Socrates’ Triple Filter Test

This anecdote teaches us not to be aware of rumors and untrue, vicious and useless messages. It can be used for ordinary gossip. However, it can also be used for the information we find on social media.
Socrates' triple filter test

The triple filter test refers to an anecdote about the great Greek philosopher, Socrates. Many consider this anecdote a good life lesson that can help you deal with gossip and rumors.

This story tells of a day when one of Socrates’ disciples was very agitated. He told Socrates that he had met one of Socrates’ friends and that he had spoken ill of him.

Socrates asked the man to relax. After thinking about it, he asked the man to wait a moment. Before listening to what he had to say, the message had to go through a triple filter test. If the message did not pass the test, it was not worth hearing.

Socrates and some of his disciples

Socrates’ triple filter test

As he always did, the Greek philosopher asked his anxious disciple a question: “Are you absolutely sure that what you want to tell me is true?” The disciple thought for a moment. In fact, he could not be sure whether what his friend had told him was actually true.

It was a matter of perspective. “So you do not know whether everything he said about me is true or not,” said the philosopher. The disciple had to admit that he did not.

Then Socrates asked him another question: “Is what you want to tell me good or bad? “The disciple replied that of course it was not good. In fact, it was the exact opposite. He thought that what he wanted to share with the philosopher would make him sad for fashion.

Socrates thus said to him: “You will tell me something bad, but you are not quite sure that it is true” . The disciple admitted that this was the case.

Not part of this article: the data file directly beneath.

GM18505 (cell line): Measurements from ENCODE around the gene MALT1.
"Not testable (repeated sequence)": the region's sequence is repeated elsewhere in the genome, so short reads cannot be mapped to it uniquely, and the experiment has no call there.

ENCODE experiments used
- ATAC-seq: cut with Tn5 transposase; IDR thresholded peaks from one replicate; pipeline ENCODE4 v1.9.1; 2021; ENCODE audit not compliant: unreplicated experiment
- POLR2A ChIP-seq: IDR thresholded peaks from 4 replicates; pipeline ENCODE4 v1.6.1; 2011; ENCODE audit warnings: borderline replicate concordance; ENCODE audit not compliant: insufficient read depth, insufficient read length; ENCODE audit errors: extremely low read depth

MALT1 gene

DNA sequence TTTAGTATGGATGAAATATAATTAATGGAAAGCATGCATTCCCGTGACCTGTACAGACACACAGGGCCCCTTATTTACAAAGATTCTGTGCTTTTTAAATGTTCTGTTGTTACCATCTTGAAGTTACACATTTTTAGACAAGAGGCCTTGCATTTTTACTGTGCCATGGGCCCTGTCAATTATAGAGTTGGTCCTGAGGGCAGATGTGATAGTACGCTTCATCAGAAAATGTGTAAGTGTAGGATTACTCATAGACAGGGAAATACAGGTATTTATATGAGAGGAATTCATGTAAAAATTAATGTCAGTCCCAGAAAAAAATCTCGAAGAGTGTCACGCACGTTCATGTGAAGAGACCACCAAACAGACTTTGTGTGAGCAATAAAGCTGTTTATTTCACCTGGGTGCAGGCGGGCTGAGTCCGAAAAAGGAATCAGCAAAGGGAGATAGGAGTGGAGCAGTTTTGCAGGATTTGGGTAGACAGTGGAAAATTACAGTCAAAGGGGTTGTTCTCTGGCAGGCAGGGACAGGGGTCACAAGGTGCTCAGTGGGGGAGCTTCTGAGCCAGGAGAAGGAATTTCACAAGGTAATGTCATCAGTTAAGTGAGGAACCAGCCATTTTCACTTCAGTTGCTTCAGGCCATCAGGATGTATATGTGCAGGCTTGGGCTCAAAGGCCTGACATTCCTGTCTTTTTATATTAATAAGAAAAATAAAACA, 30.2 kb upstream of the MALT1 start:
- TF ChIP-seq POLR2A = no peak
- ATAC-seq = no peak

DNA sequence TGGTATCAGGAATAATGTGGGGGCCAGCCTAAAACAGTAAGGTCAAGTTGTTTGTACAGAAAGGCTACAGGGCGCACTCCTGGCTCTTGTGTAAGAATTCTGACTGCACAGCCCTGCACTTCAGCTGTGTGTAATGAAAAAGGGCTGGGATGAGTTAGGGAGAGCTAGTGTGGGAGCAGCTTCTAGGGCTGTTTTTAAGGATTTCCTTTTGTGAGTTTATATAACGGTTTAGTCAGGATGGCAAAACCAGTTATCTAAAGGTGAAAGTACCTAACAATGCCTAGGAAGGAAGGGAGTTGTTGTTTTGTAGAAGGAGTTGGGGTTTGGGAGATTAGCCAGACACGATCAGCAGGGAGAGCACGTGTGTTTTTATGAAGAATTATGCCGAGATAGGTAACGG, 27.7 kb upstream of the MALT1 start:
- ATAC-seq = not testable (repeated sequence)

Then Socrates asked the third and final question: “Is what you want to say about my friend something that will help me?” The disciple hesitated. He really did not know if this information was useful or not.

Maybe it would make Socrates want to distance himself from his friend, but given that he was not sure if it was true or not, it might not be helpful at all.

wood clipped as head where leaves fly off

Truth, goodness and usefulness

In the end, the philosopher refused to listen to what his disciple wanted to tell him. “If what you want to tell me is not true, not good, and not even useful, then why should I want to hear it?” He finally said to his disciple.

Truth, goodness, and usefulness are the basis of Socrates’ triple filter test. Socrates believed that a person must ask himself the following questions before saying anything: “Am I sure that what I want to say is true?”, “Is what I want to say a good thing?” And “Do I really need to say it, and is it helpful? ”

This triple filter test is an excellent guide, both when it comes to what to say and what to listen to. It is a set of parameters that represent healthy and constructive communication.

Mouth-to-mouth red thread symbolizes rumors where we have to apply the triple filter test

How to use the triple filter test

In everyday life it is not easy to define the true, the good and the necessary. These are abstract concepts that can sometimes be difficult to apply. Therefore, there are also some additional questions that can help you in applying the triple filter test:

  • Regarding truth:  Do I know for sure that this information is true? Can I bet on it? Can I prove it to anyone? Am I willing to compromise on my reputation over this?
  • As for the good: Is it for the benefit of me or the other person? Will it make them or me a better person, and evoke positive emotions? Will the situation for those involved improve?
  • Regarding the necessary or useful:   Will the person’s life or my life get better by knowing this message? Can this person take any concrete action regarding this information or message? In what ways can not knowing this information harm or affect the other person?

As we pointed out at the beginning, Socrates’ triple filter test is particularly aimed at rumors or gossip. The application allows us to put an end to annoying rumors that sometimes haunt us. However, this also applies to other types of messages, such as those we see on social media.

Related Articles

Leave a Reply

Your email address will not be published. Required fields are marked *

Back to top button